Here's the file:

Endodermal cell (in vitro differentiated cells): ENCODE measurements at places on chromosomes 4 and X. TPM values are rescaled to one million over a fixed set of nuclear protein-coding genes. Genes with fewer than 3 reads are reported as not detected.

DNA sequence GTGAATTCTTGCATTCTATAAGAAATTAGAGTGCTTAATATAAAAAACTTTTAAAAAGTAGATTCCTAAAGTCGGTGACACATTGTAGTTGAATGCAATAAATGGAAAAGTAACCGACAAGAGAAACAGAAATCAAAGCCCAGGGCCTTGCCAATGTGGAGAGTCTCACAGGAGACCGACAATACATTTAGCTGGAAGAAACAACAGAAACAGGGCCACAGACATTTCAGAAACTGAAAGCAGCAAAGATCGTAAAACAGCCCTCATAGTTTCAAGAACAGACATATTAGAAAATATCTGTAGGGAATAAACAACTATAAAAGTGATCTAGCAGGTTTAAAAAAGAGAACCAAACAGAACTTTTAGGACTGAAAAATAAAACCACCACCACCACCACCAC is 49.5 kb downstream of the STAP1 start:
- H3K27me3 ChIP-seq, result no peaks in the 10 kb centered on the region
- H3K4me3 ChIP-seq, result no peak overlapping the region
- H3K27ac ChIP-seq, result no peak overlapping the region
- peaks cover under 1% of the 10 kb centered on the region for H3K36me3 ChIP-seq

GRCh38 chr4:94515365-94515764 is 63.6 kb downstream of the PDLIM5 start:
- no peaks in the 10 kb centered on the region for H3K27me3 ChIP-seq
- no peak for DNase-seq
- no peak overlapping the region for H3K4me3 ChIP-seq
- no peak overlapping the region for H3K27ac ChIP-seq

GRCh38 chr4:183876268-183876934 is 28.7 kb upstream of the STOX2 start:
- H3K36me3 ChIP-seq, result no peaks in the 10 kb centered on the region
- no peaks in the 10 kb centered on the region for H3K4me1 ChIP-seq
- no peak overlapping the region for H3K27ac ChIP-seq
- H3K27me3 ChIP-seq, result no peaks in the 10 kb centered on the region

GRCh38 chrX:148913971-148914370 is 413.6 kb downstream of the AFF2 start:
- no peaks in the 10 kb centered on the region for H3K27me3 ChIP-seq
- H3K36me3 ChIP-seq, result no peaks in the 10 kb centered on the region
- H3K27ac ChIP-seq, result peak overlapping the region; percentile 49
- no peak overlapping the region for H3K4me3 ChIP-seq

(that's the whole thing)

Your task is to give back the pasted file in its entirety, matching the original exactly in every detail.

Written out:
Endodermal cell (in vitro differentiated cells): ENCODE measurements at places on chromosomes 4 and X. TPM values are rescaled to one million over a fixed set of nuclear protein-coding genes. Genes with fewer than 3 reads are reported as not detected.

DNA sequence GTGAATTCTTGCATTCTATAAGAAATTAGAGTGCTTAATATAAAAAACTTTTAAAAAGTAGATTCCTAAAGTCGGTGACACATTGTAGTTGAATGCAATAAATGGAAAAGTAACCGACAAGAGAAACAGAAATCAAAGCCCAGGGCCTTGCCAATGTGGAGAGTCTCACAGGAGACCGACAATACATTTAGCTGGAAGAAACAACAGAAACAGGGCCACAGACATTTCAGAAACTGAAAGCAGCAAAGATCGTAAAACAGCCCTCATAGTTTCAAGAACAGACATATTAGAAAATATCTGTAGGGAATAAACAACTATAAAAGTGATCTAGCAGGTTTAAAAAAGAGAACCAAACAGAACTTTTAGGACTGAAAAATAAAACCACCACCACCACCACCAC is 49.5 kb downstream of the STAP1 start:
- H3K27me3 ChIP-seq, result no peaks in the 10 kb centered on the region
- H3K4me3 ChIP-seq, result no peak overlapping the region
- H3K27ac ChIP-seq, result no peak overlapping the region
- peaks cover under 1% of the 10 kb centered on the region for H3K36me3 ChIP-seq

GRCh38 chr4:94515365-94515764 is 63.6 kb downstream of the PDLIM5 start:
- no peaks in the 10 kb centered on the region for H3K27me3 ChIP-seq
- no peak for DNase-seq
- no peak overlapping the region for H3K4me3 ChIP-seq
- no peak overlapping the region for H3K27ac ChIP-seq

GRCh38 chr4:183876268-183876934 is 28.7 kb upstream of the STOX2 start:
- H3K36me3 ChIP-seq, result no peaks in the 10 kb centered on the region
- no peaks in the 10 kb centered on the region for H3K4me1 ChIP-seq
- no peak overlapping the region for H3K27ac ChIP-seq
- H3K27me3 ChIP-seq, result no peaks in the 10 kb centered on the region

GRCh38 chrX:148913971-148914370 is 413.6 kb downstream of the AFF2 start:
- no peaks in the 10 kb centered on the region for H3K27me3 ChIP-seq
- H3K36me3 ChIP-seq, result no peaks in the 10 kb centered on the region
- H3K27ac ChIP-seq, result peak overlapping the region; percentile 49
- no peak overlapping the region for H3K4me3 ChIP-seq